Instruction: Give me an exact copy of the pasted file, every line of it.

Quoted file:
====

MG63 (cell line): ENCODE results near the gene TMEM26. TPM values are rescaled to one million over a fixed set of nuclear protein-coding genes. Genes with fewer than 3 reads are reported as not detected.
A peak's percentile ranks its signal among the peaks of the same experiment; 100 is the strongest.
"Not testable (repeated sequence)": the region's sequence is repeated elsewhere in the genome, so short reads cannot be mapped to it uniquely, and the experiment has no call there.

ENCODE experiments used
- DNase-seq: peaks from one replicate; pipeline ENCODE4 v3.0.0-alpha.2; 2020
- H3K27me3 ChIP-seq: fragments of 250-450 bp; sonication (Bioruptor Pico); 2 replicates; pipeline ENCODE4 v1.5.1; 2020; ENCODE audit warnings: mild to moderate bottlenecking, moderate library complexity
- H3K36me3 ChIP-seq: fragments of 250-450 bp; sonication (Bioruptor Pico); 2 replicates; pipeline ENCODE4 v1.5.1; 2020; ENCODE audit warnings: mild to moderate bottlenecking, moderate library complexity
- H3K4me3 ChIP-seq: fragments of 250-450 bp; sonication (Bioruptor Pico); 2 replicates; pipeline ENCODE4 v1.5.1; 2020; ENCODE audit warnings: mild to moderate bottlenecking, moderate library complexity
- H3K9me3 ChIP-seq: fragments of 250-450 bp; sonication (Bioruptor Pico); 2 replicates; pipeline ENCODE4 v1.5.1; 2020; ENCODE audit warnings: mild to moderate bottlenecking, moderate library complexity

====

MG63 (cell line): ENCODE results near the gene TMEM26. TPM values are rescaled to one million over a fixed set of nuclear protein-coding genes. Genes with fewer than 3 reads are reported as not detected.
A peak's percentile ranks its signal among the peaks of the same experiment; 100 is the strongest.
"Not testable (repeated sequence)": the region's sequence is repeated elsewhere in the genome, so short reads cannot be mapped to it uniquely, and the experiment has no call there.

ENCODE experiments used
- DNase-seq: peaks from one replicate; pipeline ENCODE4 v3.0.0-alpha.2; 2020
- H3K27me3 ChIP-seq: fragments of 250-450 bp; sonication (Bioruptor Pico); 2 replicates; pipeline ENCODE4 v1.5.1; 2020; ENCODE audit warnings: mild to moderate bottlenecking, moderate library complexity
- H3K36me3 ChIP-seq: fragments of 250-450 bp; sonication (Bioruptor Pico); 2 replicates; pipeline ENCODE4 v1.5.1; 2020; ENCODE audit warnings: mild to moderate bottlenecking, moderate library complexity
- H3K4me3 ChIP-seq: fragments of 250-450 bp; sonication (Bioruptor Pico); 2 replicates; pipeline ENCODE4 v1.5.1; 2020; ENCODE audit warnings: mild to moderate bottlenecking, moderate library complexity
- H3K9me3 ChIP-seq: fragments of 250-450 bp; sonication (Bioruptor Pico); 2 replicates; pipeline ENCODE4 v1.5.1; 2020; ENCODE audit warnings: mild to moderate bottlenecking, moderate library complexity